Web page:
Jada Benn Torres
For decades, scientists have considered race to be a biological category that could predispose someone to certain diseases.
Jada Benn Torres believes the issue is more complicated. Molecular anthropology, she contends, can help offer a clearer picture of why some people get sick and others don’t.
“I am hoping, ultimately, to get biomedical scientists and social scientists working together to understand these variables, like race, that we use as risk factors for diseases,” she said. “The whole idea is to move away from labels that don’t make much sense biologically.”
Benn Torres, an assistant professor in Notre Dame’s Department of Anthropology, is researching uterine fibroids, a common health problem for which race is listed as a risk factor. Fibroids can impact women’s quality of life and reproductive health and affect African American women more than other groups in the U.S.
“What are the biological mechanisms behind race that make one more susceptible to this?” Benn Torres said. “I am trying to unpack the nature of that disparity.”
‘A More Satisfactory Answer’
Emerging research indicates that racial differences—long assumed to be risk factors—don’t actually matter in some cases, Benn Torres said.
New studies on childhood obesity, for example, show no biological mechanism at play. Instead, environmental factors like poverty have more predictive value.
In the case of uterine fibroids, Benn Torres’s preliminary data indicates a correlation with genetic ancestry, she said. But ancestry and race are two very different things.
This distinction is important, as women who do not self-identify as African American could still have ancestors from West Africa and may not realize they are at risk.
Torres (left) in the lab with a student.
“If there is indeed some connection between having shared ancestry from, in this case, West Africa and uterine fibroids,” Benn Torres said. “that to me would be a more satisfactory answer.”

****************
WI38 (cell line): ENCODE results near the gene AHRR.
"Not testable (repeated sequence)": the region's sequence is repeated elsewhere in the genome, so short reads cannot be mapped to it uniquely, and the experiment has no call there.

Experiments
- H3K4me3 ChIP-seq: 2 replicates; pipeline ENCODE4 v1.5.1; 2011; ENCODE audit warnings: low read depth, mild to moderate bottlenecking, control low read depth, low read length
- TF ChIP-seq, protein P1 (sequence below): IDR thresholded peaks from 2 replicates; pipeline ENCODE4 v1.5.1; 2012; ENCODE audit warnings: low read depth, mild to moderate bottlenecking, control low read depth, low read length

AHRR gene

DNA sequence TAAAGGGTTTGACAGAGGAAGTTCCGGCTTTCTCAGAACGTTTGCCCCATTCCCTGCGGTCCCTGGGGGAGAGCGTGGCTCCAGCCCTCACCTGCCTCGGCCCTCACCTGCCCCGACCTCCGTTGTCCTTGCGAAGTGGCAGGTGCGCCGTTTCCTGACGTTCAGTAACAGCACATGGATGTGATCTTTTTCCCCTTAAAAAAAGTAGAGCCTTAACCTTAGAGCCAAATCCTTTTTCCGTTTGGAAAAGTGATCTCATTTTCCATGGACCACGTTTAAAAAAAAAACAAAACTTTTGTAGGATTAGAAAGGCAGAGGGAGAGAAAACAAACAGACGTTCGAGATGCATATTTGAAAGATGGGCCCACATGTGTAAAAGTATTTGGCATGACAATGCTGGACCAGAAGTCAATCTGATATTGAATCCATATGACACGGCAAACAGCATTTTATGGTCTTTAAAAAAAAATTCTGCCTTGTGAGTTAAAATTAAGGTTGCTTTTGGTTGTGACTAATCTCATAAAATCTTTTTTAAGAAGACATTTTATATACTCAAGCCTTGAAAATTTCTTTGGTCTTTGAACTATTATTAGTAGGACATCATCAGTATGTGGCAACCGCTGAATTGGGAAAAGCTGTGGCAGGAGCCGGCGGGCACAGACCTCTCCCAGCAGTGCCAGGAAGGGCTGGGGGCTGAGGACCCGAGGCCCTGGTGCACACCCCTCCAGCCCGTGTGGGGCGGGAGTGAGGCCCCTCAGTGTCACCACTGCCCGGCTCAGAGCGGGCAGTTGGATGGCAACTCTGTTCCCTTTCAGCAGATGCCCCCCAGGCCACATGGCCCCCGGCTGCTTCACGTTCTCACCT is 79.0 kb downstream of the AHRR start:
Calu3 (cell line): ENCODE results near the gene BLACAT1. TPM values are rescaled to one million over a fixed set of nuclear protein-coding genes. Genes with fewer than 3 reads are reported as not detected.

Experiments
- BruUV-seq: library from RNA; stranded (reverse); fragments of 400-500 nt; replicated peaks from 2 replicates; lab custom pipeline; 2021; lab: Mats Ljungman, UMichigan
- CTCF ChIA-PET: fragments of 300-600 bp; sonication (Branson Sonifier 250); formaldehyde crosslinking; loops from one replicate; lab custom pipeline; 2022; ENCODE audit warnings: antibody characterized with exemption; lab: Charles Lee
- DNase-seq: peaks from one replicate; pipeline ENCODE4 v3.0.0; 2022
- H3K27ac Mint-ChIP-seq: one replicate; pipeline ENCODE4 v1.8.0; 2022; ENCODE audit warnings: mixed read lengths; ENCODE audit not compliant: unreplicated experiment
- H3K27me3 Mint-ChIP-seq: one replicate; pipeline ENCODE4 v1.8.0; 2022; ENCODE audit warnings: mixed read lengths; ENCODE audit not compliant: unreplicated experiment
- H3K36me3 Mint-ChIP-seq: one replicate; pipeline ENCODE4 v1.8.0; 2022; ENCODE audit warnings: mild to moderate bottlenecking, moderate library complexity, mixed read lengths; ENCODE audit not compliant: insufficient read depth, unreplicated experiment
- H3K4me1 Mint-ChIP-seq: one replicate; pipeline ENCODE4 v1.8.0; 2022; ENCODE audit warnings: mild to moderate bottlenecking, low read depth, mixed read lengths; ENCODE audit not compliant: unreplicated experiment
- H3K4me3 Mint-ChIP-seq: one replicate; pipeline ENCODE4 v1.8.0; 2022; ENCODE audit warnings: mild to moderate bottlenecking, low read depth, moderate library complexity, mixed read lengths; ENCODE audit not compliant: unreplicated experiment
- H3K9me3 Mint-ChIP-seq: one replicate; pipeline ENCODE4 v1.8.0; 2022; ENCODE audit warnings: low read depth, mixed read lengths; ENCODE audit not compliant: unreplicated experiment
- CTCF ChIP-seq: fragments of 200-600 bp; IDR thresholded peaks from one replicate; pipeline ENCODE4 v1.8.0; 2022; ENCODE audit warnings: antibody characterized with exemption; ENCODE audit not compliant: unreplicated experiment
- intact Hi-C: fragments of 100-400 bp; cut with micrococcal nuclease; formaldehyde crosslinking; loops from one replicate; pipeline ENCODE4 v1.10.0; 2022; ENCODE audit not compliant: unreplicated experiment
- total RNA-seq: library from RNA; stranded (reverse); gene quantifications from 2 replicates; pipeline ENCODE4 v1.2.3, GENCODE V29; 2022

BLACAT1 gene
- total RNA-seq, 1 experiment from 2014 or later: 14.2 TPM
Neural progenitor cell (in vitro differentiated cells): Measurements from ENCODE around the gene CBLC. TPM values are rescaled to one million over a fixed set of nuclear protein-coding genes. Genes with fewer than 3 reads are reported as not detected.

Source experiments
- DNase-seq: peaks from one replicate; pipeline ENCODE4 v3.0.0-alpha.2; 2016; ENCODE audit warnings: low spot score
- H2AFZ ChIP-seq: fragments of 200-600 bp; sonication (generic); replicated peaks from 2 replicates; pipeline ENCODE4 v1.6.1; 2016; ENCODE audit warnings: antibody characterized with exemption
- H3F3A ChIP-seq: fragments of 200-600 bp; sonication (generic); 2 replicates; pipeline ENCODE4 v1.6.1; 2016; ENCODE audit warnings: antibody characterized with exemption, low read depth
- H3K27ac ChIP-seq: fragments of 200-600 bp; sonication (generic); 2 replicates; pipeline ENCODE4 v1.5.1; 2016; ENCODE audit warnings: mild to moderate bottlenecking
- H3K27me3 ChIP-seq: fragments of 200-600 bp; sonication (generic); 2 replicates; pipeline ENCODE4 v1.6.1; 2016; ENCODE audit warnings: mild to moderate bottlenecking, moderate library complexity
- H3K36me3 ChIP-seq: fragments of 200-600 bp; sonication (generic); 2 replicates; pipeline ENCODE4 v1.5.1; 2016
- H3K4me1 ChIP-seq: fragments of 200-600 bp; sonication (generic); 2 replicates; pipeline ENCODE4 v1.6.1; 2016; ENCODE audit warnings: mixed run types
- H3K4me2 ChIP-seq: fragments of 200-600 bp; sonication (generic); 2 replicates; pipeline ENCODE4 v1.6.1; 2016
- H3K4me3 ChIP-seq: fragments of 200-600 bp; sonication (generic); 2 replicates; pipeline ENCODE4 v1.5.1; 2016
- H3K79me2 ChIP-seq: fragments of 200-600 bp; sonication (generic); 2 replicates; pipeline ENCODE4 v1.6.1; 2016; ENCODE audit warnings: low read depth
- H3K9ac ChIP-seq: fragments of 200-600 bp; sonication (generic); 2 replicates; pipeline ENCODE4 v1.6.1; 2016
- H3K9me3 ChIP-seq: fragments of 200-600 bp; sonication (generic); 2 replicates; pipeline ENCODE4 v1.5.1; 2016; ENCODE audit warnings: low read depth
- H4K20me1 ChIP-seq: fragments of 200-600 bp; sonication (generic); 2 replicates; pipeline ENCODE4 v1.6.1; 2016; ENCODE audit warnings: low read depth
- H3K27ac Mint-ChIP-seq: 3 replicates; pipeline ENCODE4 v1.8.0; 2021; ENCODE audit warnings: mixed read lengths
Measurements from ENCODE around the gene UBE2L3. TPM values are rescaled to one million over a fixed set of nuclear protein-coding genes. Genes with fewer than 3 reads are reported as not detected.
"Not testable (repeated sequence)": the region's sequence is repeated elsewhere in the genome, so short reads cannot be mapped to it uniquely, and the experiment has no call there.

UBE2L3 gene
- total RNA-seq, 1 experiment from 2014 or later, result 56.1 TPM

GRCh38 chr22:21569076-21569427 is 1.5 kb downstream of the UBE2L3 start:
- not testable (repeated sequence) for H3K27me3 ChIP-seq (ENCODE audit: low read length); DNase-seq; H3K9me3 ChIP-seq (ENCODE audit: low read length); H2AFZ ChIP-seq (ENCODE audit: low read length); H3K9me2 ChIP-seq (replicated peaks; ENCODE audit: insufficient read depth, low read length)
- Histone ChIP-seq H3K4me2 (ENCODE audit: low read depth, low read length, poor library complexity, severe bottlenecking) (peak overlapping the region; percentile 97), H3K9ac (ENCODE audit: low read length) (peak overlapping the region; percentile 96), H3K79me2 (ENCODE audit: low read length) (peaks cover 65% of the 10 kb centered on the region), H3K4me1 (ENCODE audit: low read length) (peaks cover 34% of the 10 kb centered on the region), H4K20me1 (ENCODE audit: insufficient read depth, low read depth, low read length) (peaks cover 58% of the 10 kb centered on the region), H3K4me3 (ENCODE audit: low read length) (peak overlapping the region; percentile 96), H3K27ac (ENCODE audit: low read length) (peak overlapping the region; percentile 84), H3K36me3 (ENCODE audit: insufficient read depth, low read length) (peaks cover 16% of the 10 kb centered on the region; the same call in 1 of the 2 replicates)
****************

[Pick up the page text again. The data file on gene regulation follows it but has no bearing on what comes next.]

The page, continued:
Benn Torres, whose parents both came to the U.S. from Trinidad, is hoping to expand her study to include women in the Caribbean. This project would allow her to consider how lifestyle factors—like diet and activity level—also affect the distribution of the disease.
A More Accurate Narrative
In another area of her research, Benn Torres focuses on the historical relationship between the native peoples of the Caribbean and enslaved or self-liberated Africans.
As a Caribbean coordinator for National Geographic’s Genographic Project, she uses genetic data to learn more about the ancestry of indigenous peoples in the Caribbean. Her research, published last year, found evidence of indigenous ancestry in maternal and paternal lineages in two communities in Trinidad and St. Vincent.
“Typically, the narratives you read are that all the native peoples were killed shortly after the arrival of Columbus and other European colonists,” Benn Torres said. “But what we’re seeing now, within the last 10 to 20 years, is different. We’re seeing resurgence movements where people are asserting their indigenous ancestry.”
In addition to bringing her research into the classroom, Benn Torres encourages her students to become involved in her work.
In a project on the indigenous ancestry of Maroon communities, one undergraduate traveled with Benn Torres to Jamaica to collect data, and two others worked with her in the lab on data analysis. Their results were published in the American Journal of Human Biology.
By discussing race and ancestry alongside the genetic data she has uncovered, Benn Torres gives students the chance to re-examine and challenge their own ideas.
“This research allows us to appreciate human variation and to question some of the ideas we’ve been taught about how people are different,” she said. “And, perhaps, that’s not as important as thinking about how we’re the same and how it’s our environment and behaviors—which we can change—that affect our health and well-being.”